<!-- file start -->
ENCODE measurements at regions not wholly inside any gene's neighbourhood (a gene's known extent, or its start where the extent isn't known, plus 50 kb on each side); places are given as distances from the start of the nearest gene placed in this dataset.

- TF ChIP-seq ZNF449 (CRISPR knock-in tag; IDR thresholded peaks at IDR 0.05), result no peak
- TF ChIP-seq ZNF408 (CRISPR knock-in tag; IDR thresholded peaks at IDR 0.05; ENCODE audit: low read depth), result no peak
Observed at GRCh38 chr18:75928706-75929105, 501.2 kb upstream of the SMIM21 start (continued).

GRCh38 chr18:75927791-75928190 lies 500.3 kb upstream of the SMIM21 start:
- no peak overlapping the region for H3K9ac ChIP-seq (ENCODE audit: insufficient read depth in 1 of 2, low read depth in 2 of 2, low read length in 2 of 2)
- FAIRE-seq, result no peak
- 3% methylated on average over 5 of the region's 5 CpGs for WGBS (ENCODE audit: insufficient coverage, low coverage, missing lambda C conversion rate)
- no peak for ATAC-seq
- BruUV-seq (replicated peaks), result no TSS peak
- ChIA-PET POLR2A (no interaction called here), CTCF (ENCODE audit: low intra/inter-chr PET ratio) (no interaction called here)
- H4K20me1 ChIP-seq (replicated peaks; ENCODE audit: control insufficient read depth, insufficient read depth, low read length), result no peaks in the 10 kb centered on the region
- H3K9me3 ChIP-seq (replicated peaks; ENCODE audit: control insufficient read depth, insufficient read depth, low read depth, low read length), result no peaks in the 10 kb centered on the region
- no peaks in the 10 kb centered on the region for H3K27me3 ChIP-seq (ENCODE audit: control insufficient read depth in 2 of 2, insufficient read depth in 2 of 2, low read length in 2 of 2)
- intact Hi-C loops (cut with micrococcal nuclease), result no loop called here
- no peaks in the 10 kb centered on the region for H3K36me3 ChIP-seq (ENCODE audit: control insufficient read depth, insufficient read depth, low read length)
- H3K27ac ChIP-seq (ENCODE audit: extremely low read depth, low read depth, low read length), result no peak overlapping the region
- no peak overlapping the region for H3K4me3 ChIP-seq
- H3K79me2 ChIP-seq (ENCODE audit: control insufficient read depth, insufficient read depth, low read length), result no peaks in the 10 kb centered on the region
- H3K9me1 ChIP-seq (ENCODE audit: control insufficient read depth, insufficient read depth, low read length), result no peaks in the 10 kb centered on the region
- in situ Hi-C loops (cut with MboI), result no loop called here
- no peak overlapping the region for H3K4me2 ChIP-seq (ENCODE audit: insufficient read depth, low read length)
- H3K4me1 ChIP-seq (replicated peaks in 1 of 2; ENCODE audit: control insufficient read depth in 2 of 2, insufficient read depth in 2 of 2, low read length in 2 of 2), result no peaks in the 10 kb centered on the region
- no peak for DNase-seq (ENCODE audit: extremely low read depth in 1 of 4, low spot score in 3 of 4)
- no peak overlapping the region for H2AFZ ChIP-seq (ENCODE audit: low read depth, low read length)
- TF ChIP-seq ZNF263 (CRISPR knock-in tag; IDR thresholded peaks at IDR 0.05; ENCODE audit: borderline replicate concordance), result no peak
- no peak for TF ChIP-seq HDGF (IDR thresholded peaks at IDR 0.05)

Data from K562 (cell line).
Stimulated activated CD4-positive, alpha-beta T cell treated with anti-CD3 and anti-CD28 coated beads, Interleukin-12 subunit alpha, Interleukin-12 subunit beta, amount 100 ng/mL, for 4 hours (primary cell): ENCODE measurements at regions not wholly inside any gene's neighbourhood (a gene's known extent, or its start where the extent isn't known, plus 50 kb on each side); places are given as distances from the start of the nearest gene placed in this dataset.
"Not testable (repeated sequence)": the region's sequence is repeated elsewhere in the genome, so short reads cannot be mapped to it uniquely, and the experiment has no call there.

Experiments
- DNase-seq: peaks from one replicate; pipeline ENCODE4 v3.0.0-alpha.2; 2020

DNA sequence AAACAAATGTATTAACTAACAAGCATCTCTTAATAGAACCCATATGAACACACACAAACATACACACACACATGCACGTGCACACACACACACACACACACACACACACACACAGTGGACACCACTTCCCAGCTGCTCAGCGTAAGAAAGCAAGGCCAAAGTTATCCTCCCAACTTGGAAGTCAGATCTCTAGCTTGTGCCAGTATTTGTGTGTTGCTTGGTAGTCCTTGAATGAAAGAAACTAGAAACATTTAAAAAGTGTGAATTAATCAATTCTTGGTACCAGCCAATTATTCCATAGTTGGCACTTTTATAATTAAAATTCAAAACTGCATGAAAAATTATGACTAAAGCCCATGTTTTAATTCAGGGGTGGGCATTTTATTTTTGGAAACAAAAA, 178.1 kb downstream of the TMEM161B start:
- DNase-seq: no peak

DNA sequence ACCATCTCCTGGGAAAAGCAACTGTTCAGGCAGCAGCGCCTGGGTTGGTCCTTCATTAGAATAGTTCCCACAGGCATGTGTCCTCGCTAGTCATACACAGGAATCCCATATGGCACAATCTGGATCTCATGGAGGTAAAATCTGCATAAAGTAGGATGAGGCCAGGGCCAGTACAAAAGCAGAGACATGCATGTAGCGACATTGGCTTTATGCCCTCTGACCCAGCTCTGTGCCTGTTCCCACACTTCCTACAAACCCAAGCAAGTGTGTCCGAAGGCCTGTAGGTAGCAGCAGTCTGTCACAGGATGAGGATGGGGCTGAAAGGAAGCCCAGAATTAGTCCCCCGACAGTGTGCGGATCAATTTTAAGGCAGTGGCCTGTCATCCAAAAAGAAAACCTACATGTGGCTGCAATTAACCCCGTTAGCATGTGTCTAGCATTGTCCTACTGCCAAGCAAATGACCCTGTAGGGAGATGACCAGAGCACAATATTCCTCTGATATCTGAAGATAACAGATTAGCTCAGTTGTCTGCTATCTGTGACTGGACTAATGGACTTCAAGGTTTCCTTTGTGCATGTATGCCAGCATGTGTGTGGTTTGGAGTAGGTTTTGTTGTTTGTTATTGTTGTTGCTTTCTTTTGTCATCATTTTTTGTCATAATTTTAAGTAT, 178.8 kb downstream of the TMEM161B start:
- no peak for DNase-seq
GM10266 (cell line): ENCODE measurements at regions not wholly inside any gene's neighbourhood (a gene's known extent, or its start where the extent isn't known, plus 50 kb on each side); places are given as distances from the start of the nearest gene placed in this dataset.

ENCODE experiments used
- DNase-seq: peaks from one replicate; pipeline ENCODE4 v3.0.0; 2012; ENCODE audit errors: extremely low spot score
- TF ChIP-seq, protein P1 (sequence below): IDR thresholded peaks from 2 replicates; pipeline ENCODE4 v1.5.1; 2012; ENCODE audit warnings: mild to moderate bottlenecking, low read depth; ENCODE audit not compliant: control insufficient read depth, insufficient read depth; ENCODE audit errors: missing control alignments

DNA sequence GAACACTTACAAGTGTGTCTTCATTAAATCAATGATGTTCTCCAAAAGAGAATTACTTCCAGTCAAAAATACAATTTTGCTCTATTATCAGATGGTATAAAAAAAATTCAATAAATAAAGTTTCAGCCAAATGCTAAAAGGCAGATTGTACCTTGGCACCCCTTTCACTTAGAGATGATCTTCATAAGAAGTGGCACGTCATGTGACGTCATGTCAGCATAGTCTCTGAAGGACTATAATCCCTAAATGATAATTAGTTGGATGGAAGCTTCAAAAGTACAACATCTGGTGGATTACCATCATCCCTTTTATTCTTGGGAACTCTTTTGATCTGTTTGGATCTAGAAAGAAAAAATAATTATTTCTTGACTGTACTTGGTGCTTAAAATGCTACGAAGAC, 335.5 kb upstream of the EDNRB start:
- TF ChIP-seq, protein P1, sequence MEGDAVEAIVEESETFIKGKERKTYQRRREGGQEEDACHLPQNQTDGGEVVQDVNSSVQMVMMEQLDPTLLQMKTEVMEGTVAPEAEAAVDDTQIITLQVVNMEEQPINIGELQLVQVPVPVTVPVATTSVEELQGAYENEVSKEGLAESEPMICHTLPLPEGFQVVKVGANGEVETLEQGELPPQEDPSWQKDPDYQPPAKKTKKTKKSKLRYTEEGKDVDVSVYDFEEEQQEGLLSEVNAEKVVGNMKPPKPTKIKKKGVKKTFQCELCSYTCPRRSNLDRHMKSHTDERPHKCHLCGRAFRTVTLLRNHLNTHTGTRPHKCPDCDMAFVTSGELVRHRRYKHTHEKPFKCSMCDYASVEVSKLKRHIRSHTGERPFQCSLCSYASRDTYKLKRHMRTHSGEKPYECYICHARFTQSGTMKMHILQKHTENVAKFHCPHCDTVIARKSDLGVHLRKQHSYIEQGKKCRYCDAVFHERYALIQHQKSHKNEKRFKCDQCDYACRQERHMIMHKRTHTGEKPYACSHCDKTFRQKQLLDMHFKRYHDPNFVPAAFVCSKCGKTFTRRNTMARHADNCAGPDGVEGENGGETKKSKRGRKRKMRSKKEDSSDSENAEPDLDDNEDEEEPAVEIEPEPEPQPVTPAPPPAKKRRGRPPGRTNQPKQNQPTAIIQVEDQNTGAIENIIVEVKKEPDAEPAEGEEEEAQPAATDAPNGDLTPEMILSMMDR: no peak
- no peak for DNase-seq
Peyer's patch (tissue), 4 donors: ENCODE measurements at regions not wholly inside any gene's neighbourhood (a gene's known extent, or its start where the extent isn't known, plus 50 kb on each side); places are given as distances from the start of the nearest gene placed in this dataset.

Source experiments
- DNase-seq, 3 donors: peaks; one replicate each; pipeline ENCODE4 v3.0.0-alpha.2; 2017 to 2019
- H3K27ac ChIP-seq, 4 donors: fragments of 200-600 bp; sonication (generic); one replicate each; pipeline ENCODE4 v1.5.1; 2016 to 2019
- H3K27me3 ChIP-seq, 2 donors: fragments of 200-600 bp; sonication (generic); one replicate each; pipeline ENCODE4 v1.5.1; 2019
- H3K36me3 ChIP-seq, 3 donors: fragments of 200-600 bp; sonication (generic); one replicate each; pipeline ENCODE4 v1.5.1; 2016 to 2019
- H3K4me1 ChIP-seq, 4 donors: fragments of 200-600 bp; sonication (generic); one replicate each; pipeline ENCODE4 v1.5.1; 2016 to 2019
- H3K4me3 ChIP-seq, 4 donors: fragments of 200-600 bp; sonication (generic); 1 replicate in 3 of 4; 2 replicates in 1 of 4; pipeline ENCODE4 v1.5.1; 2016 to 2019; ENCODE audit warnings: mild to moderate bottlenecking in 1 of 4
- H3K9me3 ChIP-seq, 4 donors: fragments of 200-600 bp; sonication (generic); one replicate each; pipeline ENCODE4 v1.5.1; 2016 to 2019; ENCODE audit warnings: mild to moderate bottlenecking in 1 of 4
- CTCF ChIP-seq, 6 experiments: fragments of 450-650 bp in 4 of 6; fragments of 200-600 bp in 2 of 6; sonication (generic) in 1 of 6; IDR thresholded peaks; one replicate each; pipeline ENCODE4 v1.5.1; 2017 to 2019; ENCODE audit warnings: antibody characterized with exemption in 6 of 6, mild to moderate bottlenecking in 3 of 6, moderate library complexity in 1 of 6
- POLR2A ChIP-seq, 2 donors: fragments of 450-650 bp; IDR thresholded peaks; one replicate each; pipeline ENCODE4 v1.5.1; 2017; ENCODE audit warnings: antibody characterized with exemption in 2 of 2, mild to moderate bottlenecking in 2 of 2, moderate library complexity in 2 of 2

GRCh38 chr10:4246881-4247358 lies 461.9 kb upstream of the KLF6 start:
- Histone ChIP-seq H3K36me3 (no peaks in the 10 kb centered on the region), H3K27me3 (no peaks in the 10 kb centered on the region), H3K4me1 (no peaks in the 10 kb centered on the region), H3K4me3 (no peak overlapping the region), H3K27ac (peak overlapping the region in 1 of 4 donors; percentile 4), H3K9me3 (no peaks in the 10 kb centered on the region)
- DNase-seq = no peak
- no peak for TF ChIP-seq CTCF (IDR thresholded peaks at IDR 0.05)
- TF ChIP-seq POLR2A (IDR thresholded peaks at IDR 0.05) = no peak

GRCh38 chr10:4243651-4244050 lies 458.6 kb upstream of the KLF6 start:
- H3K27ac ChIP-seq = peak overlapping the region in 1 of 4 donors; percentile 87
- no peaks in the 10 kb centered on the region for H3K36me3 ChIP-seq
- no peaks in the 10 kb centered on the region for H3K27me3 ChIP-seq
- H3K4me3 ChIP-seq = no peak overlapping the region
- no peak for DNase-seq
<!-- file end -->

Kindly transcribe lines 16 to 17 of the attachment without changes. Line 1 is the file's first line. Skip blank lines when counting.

- no peaks in the 10 kb centered on the region for H3K36me3 ChIP-seq (ENCODE audit: control insufficient read depth, insufficient read depth, low read length)
- H3K27ac ChIP-seq (ENCODE audit: extremely low read depth, low read depth, low read length), result no peak overlapping the region